In the UK the shareholding structure of most public listed companies are dispersed. In Sri Lanka most public listed companies display a concentrated share ownership structure. However the regulatory regime in Sri Lanka including the corporate governance code is seemingly designed to cater to companies in which the shareholdings are dispersed as in the UK. This is because of the significant influence of UK company law and corporate governance codes on Sri Lanka company law and corporate governance codes. This requires reform. The Sri Lanka Corporate Governance Code should be revised to take into account that by far most public listed companies in Sri Lanka display a concentrated ownership structure and the regulatory framework must be changed to take into account of this reality.
The regulatory philosophy which seemingly governs the public listed companies in Sri Lanka is the market principle based approach as is the case in the UK. The market principle based approach may be appropriate for the UK as the capital market in the UK is developed and the market players are sophisticated. However it is contended that a market principle based regulatory approach is not appropriate for Sri Lanka where the capital market is still in the developing stages and the market players are less sophisticated than in the UK. A rule based regulatory approach is best suited for the capital market in Sri Lanka. To this end, a corporate governance statute such as the Sarbanes Oxley Act of the US is more suited than a corporate governance code which lacks statutory force. A corporate governance law which clearly specifies the role and functions expected of Independent Directors and provides for Independent Directors to be held liable for breach of duty and negligence is the need of the hour for Sri Lanka. Independent Directors must be empowered by this law to function effectively.
In view of the concentrated ownership displayed by most of the public listed companies in Sri Lanka the regulatory regime in Sri Lanka must be designed for the protection of minority shareholders. The power of the controlling shareholders must be limited and the minority shareholders must be empowered. The regulatory regime in Sri Lanka must provide for the minority shareholders to appoint Independent Directors to protect their interests which would invariably be the same as that of the company. The current nomination procedure for Non-Executive Directors is flawed as it is dominated by controlling shareholders. It is recommended that minority shareholders be empowered in the regulatory framework to appoint a specific number of Independent Directors.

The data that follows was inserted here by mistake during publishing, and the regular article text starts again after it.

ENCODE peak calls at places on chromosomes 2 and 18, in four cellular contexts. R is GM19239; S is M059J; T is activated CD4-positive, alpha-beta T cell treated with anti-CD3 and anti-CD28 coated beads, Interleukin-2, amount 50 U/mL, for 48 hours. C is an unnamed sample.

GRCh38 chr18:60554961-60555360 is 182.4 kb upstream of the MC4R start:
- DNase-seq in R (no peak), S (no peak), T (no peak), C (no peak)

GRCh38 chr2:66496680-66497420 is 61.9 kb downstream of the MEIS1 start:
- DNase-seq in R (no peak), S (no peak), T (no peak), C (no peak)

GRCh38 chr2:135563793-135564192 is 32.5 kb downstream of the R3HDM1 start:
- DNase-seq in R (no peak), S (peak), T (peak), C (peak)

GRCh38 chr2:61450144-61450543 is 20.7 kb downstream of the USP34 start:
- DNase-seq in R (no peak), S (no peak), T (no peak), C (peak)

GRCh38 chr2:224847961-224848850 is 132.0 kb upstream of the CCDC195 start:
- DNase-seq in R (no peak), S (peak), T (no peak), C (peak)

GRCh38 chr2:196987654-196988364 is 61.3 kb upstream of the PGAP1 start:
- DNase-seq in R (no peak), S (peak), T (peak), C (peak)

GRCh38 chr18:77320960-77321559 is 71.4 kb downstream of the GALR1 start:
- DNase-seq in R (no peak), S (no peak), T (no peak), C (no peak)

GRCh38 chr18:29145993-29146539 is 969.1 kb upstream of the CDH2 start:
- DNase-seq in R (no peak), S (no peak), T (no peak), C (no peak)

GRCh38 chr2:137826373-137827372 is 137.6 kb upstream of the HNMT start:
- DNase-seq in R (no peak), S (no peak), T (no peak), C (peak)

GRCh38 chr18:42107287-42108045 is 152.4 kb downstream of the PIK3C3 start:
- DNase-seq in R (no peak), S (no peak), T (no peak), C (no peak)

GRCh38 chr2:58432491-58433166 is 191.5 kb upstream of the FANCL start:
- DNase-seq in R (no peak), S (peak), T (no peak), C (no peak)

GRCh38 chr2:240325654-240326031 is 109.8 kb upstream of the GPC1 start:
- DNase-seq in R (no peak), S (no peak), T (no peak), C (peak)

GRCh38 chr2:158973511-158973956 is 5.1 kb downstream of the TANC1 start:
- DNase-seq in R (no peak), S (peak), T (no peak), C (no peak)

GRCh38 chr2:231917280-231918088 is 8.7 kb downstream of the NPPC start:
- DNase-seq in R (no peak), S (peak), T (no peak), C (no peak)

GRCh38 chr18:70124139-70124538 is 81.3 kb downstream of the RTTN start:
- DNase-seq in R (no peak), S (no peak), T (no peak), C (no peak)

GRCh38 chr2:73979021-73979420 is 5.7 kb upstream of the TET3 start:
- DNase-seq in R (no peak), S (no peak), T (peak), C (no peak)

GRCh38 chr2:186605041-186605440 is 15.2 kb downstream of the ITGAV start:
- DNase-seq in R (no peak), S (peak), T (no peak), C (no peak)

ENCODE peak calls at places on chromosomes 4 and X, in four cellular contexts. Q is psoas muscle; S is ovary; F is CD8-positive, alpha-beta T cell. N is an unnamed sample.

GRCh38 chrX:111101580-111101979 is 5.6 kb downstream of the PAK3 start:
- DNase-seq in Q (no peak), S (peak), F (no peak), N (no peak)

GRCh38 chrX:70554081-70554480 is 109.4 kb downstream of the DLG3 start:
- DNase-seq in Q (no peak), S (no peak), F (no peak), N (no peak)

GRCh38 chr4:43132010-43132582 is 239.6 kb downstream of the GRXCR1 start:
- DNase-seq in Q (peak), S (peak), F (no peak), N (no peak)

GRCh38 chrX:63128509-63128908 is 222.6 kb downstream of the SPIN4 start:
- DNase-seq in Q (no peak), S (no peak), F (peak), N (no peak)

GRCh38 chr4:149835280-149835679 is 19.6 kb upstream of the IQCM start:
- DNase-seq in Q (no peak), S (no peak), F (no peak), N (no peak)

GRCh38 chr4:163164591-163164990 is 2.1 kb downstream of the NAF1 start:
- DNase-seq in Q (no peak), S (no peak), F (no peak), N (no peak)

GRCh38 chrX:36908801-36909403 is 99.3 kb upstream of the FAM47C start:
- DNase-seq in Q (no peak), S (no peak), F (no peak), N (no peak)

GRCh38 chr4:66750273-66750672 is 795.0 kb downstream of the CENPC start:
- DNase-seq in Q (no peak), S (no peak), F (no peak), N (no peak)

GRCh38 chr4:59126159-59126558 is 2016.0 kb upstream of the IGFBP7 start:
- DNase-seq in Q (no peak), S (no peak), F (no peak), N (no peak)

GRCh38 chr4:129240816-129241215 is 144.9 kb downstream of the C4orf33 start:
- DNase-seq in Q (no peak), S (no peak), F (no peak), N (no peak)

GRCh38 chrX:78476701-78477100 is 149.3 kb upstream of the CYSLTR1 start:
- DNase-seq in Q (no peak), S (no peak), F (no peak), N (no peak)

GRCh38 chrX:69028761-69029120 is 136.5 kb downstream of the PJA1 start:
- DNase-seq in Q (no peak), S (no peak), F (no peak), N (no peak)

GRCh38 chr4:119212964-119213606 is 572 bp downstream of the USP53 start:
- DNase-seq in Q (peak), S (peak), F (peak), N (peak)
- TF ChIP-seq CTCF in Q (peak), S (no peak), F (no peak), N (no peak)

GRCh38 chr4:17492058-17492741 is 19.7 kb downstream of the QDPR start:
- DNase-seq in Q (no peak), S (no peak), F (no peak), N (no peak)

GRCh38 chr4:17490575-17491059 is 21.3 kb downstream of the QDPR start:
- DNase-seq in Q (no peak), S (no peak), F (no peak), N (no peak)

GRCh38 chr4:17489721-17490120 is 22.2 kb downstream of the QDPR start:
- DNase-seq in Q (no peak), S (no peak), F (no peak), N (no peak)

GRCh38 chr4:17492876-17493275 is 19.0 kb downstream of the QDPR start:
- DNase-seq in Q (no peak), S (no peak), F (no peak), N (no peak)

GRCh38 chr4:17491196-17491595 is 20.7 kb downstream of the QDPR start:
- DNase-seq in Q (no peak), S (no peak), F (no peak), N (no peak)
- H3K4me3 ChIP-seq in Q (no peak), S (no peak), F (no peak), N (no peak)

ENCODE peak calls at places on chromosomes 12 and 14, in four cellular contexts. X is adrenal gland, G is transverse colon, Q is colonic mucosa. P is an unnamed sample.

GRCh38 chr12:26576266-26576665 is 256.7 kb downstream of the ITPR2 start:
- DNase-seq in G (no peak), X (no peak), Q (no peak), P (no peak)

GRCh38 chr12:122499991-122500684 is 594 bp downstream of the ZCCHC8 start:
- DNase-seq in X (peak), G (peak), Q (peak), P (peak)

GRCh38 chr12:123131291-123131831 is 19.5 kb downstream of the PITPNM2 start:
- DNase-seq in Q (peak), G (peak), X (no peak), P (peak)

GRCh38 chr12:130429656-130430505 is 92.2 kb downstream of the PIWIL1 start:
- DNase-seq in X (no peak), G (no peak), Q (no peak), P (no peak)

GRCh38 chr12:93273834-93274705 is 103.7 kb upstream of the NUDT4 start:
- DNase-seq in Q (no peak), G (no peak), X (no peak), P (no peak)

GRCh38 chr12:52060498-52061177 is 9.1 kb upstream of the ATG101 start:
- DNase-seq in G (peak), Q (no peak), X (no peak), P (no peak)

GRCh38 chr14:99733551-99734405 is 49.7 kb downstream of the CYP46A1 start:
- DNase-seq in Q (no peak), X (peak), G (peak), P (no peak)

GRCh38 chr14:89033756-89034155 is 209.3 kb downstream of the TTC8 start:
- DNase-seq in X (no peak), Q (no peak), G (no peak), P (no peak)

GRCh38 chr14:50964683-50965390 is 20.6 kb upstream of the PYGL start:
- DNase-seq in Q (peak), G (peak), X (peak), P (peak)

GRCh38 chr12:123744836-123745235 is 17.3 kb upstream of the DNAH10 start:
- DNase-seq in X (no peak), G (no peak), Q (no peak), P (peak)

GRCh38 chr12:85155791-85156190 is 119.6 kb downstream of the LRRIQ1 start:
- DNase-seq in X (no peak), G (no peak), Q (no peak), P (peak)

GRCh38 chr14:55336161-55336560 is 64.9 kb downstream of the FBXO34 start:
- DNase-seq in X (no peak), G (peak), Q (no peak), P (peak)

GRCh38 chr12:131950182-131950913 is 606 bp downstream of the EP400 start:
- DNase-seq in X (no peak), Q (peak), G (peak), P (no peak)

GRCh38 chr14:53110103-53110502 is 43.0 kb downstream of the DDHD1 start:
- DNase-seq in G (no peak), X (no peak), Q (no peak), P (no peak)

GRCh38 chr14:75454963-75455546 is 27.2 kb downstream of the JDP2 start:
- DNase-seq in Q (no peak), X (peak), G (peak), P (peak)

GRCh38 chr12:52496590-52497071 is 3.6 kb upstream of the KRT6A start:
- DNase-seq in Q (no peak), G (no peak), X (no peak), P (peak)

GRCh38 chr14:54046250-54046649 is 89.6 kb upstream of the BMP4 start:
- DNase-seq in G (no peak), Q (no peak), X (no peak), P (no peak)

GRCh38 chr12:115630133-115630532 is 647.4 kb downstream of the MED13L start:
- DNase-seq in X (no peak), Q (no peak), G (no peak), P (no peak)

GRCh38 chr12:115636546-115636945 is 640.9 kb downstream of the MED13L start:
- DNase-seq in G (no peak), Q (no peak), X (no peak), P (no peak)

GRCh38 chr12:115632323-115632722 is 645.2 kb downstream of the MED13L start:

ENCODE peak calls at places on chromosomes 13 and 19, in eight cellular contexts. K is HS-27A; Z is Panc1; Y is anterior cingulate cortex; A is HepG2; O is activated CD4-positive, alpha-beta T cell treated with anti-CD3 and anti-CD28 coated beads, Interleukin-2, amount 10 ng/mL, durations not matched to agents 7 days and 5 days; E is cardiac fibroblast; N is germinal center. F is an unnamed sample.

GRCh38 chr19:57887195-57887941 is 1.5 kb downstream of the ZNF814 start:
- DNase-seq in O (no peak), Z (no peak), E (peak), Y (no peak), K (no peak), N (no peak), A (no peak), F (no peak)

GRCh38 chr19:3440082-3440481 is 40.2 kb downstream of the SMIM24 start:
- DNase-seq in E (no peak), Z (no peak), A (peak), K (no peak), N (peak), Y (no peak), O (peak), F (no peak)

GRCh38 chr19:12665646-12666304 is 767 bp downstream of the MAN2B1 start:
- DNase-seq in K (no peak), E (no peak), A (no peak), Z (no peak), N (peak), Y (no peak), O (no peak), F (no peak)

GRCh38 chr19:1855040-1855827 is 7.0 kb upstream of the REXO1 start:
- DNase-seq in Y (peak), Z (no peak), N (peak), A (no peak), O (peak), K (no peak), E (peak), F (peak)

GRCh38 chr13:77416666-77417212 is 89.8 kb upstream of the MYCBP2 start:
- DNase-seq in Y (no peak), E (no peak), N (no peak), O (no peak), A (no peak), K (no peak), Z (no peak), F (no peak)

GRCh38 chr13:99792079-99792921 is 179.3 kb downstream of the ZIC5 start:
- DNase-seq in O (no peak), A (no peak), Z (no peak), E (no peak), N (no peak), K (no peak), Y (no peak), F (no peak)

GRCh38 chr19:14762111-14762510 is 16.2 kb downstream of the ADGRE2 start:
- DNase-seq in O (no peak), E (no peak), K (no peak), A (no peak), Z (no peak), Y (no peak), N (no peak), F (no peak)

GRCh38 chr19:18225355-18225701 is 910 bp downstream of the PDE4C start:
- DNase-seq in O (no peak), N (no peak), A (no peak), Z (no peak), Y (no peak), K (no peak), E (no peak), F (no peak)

The provisions of the Sri Lanka Corporate Governance Code at present do not provide the wherewithal for Independent Directors to function effectively. They must be empowered to access any company information. The withholding of such information either by the controlling shareholders or the executive management must be made a punishable offence.Independent Directors must be able to function according to their conscience without the fear of removal by controlling shareholders if they do not toe the line. The regulatory framework must expressly provide the functions of Independent Directors which is to protect minority interests in a market which displays concentrated ownership of companies such as in Sri Lanka.
The appointment of Non-Executive Directors who are not Independent Directors do not seem to be justified as their functions exclude monitoring and are limited to networking and advisory which functions may be performed just as well by the Executive Directors. Therefore the appointment of Non-Executive Directors who are not independent should require a justification which must be disclosed to shareholders. The period of service of a Non-Executive Director should be limited. The number of directorships held by a Non-executive Director must also be limited.
Unless reforms, as suggested in this research, are undertaken the role and functions of Independent Directors in Sri Lanka shall be limited to a mere public relations exercise to show investors and outsiders that the company is well managed and is monitored by Independent Directors. In Sri Lanka, at present there is seemingly little or no useful function that Independent Directors perform in the protection of minority shareholders or in increasing the worth of the company. Therefore the effectiveness of Non-Executive Directors in Sri Lanka is more fiction rather than fact.
There is a need for a more comprehensive study to be commissioned on the effectiveness of Independent Directors in Sri Lanka and a report produced on the lines of the Higgs Report published in 2003 in the UK. The findings of such a report shall serve as a basis for the reform of corporate governance practices in Sri Lanka. Even in the UK no significant work has been done on the effectiveness of Non-Executive Directors or Independent Directors since the publication of the Higgs Report in 2003. It is time that another research on this topic is conducted in the UK too.